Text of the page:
# Revoking an OpenVPN certificate

One of the great advantages of using OpenVPN with RSA keys instaed of static keys is the fact that you can easily disable access to the server for a specific client without the need to re-create keys for any other client. This is called revoking of client certificates.

Since every single client’s certificate is verified against a Certificate Revoking List (CRL), disabling a certificate is rather easy. We simply have to create a CRL file and tell OpenVPN to use it. Any match against the CRL will then result in the connection being dropped.

## Create a CRL file

The simplest way of dealing with RSA key management in general is probably easy-rsa. You probably set up your OpenVPN server with the help of easy-rsa in the first place, so creating the CRL file is as simple as

# cd /usr/share/easy-rsa/2.0/
# source ./vars
NOTE: If you run ./clean-all, I will be doing a rm -rf on /usr/share/easy-rsa/2.0/keys
# ./revoke-full client
Using configuration from /usr/share/easy-rsa/2.0/openssl-1.0.0.cnf
Revoking Certificate 04.
Data Base Updated
Using configuration from /usr/share/easy-rsa/2.0/openssl-1.0.0.cnf
client.crt: C = US, ST = CA, L = City, O = name, OU = name.example.org, CN = client, name = client, emailAddress = openvpn@example.org
error 23 at 0 depth lookup:certificate revoked


As you can see in the last line, the certificate was successfully revoke (hence the verification error 23).

You can also see the revoked status of the client’s certificate in the keys/index.txt file. An “R” in the first column indicates, that the certificate was revoked.

[...]
R       240209140518Z   140211140526Z   04      unknown /C=US/ST=CA/L=City/O=name/OU=name.example.org/CN=client/name=client/emailAddress=openvpn@example.org


To examine the newly created CRL file, use

# openssl crl -in keys/crl.pem -text


## Configure OpenVPN to use a CRL

Next, we need to tell OpenVPN to verify incoming connections against against our CRL. Copy the crl.pem file to the OpenVPN config directory and assure, that’s it’s readable to the user running the OpenVPN service (usually openvpn:openvpn).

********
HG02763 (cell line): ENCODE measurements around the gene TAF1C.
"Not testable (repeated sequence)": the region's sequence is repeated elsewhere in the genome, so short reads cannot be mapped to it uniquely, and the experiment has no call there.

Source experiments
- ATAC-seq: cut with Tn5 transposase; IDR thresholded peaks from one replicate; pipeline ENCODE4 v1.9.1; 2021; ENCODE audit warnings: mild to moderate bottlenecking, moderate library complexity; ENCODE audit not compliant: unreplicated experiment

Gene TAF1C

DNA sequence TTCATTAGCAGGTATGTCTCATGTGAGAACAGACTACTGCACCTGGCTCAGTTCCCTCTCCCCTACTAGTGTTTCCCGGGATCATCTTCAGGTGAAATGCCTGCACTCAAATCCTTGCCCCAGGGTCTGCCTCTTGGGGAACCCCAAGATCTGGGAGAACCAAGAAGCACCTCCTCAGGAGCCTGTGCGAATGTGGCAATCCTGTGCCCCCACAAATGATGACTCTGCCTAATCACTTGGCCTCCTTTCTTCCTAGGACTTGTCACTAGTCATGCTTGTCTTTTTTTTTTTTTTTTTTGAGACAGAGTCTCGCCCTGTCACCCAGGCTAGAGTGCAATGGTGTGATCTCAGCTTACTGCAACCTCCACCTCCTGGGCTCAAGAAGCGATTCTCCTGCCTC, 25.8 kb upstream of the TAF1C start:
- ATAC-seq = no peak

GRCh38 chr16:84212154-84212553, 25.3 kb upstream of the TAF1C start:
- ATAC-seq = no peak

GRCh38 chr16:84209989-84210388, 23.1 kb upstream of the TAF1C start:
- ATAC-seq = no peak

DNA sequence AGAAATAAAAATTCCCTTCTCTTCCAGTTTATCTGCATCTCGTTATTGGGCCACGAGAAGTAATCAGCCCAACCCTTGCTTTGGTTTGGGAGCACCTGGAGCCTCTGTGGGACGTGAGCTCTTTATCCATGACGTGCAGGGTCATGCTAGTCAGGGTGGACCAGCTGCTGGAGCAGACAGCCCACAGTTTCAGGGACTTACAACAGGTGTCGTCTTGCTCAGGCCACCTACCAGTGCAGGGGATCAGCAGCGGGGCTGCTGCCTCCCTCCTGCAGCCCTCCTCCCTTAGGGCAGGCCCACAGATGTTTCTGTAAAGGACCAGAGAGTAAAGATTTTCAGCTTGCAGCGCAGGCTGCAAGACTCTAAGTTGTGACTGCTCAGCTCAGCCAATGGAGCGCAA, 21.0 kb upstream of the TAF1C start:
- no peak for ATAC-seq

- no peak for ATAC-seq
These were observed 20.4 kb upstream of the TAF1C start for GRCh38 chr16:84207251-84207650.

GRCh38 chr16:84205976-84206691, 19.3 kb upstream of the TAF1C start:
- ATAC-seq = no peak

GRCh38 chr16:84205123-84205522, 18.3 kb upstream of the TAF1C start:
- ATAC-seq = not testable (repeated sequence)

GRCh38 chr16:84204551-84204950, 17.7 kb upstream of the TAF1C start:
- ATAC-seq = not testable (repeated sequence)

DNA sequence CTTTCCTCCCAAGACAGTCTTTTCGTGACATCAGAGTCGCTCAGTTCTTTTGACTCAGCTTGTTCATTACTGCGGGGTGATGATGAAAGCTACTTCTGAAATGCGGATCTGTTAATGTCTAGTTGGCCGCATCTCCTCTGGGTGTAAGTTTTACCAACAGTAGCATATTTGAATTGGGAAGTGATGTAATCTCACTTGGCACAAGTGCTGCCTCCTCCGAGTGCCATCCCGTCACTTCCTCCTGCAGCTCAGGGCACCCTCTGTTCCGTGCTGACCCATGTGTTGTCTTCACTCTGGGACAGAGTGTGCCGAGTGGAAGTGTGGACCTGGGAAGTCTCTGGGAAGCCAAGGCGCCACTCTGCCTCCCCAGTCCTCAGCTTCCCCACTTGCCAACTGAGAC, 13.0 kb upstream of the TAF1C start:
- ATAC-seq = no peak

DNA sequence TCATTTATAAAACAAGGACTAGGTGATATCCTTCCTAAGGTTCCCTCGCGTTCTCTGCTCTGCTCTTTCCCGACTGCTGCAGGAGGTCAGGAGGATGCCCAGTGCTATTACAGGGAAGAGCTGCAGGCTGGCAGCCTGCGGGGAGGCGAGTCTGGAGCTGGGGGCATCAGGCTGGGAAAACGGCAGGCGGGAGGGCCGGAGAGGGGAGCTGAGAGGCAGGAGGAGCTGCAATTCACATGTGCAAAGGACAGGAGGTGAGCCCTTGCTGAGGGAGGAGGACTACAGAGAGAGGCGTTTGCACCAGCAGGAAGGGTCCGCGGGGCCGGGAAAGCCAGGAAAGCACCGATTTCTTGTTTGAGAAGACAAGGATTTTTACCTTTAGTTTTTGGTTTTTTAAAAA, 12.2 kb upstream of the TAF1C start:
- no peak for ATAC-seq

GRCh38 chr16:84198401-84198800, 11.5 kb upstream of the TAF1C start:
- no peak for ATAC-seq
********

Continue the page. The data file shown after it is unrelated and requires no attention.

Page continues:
# cp -a keys/crl.pem /etc/openvpn/keys/
# chmod 755 /etc/openvpn/keys/


To tell the OpenVPN server to use a CRL, add the following line to your server’s config file:

[...]
crl-verify keys/crl.pem


After restarting the OpenVPN server, every connection from a client with a revoked certificate should be denied

# journalctl -f
[...]
Feb 11 15:27:05 OpenVPN openvpn[493]: 192.168.8.35:51960 CRL CHECK FAILED: C=US, ST=CA, L=City, O=name, OU=name.example.org, CN=client, name=client, emailAddress=openvpn@example.org is REVOKED
[...]


## 4 thoughts on “Revoking an OpenVPN certificate”

1. rolf vreijdenberger

thanks for your article.
I got the error “openvpn cannot read: crl.pem: Permission denied (errno=13)”.
I found no (direct) answer via google, lots of hits on the error, but no human readable explanation, so here goes:
– after you have copied the crl.pem file to the dir you want it in, make sure that that full directory path to the file is traversable. in my case, the directory it was in had permissions root:root 700 (/etc/openvpn/keys). after I did a ‘chmod +x /etc/openvpn/keys’ I was set.

conclusion: when openvpn runs under user ‘nobody’ and group ‘nogroup’ you still have to be able to traverse the directory AND read the file, so take that into consideration